Can anyone with a straight face tell me that Dehlin is in “jeopardy of either life or limb” or at risk of “physical punishment”? Of course he isn’t. He is merely being called to account for his disorderly conduct and his opposition to the Church.
By the way, before anyone accuses me of using harsh language for calling Dehlin’s actions “apostate,” allow me to remind the reader of how the First Presidency recently defined “apostasy.”

Simply asking questions has never constituted apostasy. Apostasy is repeatedly acting in clear, open, and deliberate public opposition to the Church or its faithful leaders, or persisting, after receiving counsel, in teaching false doctrine.

I honestly cannot think of anybody right now to whom this applies more than John Dehlin.
To conclude, the most succinct summary of why Dehlin is facing his disciplinary council comes from this part of President King’s August letter: “I acknowledge that you have the right to speak your mind and to criticize the Church and its doctrines if you so choose. It is just that you do not have the right to do so while remaining a member of the Church in good standing.”
And to think that Dehlin was almost named “Mormon of the Year” at Times and Seasons. (Thankfully, cooler heads prevailed and the award went to some individuals truly worthy of the title.)

24 thoughts on “For the Record

  1. The practice of excommunication is harsh and outdated and unevenly administered. John’s current stake president thinks he should be disciplined while the previous did not. Who’s to say that the previous one wasn’t more inspired than the current, both are prone to error and human bias as they imperfectly attempt to execute their responsibilities. This is very sad.

    I know many people who have been helped by the work that John has done including myself. The church has institutionally done a very poor job of providing support and love to those struggling faith crisis. John and others fill in the gaps and provide validation and acceptance for those who transition from the black and white orthodox narrative.

    Unfortunately some members of this church, and I would venture to say his current stake president qualifies as one, are more concerned with trying to uphold a particular world view, than trying to administer relief to those struggling with faith challenges. I can’t help but feeling like this is not just directed towards John, but towards all of us who have doubts and challenges with faith in our lives. We are all being censured by John's stake president, and it is unkind and hurts, and the spirit of the Lord is grieved.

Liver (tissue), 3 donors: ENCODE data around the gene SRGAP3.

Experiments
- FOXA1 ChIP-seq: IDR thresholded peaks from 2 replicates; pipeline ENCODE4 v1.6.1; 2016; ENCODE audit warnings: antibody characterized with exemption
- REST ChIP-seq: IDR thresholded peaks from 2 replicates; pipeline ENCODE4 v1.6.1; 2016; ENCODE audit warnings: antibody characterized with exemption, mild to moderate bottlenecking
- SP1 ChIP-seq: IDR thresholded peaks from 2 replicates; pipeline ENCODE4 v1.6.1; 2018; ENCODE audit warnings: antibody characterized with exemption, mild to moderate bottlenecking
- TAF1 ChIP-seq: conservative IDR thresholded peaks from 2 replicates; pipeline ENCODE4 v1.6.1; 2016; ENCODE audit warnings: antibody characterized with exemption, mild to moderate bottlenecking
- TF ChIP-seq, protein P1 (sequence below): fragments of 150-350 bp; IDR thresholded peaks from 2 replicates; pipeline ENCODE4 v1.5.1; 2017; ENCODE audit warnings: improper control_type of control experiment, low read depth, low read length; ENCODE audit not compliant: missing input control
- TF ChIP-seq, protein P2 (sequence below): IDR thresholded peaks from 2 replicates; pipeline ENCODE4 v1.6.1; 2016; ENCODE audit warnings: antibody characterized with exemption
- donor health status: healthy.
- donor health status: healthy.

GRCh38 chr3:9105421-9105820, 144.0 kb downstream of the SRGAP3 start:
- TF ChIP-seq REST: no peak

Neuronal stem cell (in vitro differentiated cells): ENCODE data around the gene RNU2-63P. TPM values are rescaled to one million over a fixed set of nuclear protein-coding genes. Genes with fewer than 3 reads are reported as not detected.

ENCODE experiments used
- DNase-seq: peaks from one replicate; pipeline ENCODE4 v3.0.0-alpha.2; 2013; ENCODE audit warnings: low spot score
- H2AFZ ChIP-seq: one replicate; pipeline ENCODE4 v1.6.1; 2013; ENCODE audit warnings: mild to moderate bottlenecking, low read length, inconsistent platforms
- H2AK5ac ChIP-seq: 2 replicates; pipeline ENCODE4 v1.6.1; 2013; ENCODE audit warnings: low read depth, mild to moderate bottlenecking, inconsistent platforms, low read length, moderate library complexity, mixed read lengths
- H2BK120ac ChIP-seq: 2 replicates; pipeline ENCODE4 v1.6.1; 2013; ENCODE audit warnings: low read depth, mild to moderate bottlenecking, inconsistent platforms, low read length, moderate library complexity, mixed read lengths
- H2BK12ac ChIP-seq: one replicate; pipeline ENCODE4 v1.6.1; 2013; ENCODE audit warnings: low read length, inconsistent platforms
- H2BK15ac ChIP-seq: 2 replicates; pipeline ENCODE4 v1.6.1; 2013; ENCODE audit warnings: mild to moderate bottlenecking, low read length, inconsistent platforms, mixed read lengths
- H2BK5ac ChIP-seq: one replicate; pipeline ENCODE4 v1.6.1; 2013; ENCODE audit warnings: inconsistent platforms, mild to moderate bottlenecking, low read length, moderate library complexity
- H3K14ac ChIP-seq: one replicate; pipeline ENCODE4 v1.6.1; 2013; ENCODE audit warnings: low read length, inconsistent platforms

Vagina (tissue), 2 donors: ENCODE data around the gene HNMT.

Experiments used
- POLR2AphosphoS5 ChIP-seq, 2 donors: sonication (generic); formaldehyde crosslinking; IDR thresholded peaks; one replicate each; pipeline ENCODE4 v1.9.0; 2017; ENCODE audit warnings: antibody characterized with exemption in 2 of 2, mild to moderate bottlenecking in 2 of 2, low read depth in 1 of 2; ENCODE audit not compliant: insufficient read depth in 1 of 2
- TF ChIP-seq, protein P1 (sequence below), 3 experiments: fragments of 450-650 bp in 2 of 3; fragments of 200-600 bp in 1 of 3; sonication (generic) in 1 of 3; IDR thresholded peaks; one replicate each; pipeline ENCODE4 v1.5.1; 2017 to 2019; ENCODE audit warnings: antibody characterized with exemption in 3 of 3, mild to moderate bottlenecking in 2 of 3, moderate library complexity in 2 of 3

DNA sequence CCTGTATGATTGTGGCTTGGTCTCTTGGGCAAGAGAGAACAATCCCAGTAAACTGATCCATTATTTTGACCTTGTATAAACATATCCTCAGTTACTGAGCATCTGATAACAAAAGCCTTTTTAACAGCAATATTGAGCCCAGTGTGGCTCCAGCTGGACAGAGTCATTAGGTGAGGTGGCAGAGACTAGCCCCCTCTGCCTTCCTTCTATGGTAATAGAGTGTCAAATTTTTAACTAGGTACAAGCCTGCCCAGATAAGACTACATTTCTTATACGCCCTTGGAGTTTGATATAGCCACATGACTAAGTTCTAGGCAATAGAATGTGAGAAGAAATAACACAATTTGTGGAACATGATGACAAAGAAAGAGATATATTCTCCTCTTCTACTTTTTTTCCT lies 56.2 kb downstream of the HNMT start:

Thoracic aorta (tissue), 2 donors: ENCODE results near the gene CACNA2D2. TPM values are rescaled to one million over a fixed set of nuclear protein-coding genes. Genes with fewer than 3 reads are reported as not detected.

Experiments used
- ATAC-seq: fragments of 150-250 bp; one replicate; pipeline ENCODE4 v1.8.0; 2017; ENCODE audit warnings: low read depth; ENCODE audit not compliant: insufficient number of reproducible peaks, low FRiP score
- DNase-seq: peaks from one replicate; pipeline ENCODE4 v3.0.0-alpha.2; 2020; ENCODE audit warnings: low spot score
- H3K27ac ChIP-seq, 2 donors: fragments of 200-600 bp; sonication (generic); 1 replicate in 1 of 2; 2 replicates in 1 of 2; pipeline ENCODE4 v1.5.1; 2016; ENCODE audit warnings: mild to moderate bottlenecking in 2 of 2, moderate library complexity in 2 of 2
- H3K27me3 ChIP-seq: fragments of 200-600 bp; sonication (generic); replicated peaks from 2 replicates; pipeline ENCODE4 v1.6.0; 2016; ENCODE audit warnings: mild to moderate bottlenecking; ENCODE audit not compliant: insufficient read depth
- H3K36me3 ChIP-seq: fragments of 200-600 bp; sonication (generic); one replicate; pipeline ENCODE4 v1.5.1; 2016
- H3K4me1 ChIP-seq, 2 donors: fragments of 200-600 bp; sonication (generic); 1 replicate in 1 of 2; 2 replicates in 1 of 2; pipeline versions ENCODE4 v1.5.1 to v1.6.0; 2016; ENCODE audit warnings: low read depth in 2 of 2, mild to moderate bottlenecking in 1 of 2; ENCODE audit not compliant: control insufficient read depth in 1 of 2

• Cameron,

      Suffice it to say you and I have drastically different views on this, including the necessity of excommunication (at times) and the propriety of President King summoning a disciplinary council. But thank you for sharing your views nonetheless.

    • If John Dehlin is excommunicated or disfellowshipped, will that prevent him from continuing the work he has been doing? I presume that his stake president cannot prevent him from continuing to produce the mormon stories podcasts, or posting on social media and other outlets.
      Perhaps you are suggesting that if he is excommunicated, that will prevent or hamper his ability to "provide validation and acceptance for those who transition from the black and white orthodox narrative." Is that an accurate statement?

    • Clinton,

      Dehlin is free to go along his merry way with his podcasts if he's excommunicated. Nobody is stopping him. Despite what the Gentile world might think of us Mormons, the Church actually doesn't have cyber-Danites going around and shutting down blogs and websites that disagree with or criticize Mormonism. The point of excommunication would basically be to send a clear message about what the Church thinks of Dehlin's endeavors, as well as deny him of any street cred as a "Mormon therapist" he might otherwise have with unsuspecting members of the Church.

    • Define "helped". If a person's testimony of John Dehlin–an apparent agnostic who seems to have denied the divine sonship of Christ as well as the need for a redeemer at all–exceeds the person's testimony of the Church's truth claims, then I would say that in truth Dehlin has not helped that person at all. To the contrary, in such a case it would merely become apparent that Dehlin has in truth been building up a following unto himself, like countless priestcrafters and antichrists before him.

      1 John 2:19 seems apropos here.

    • JimD,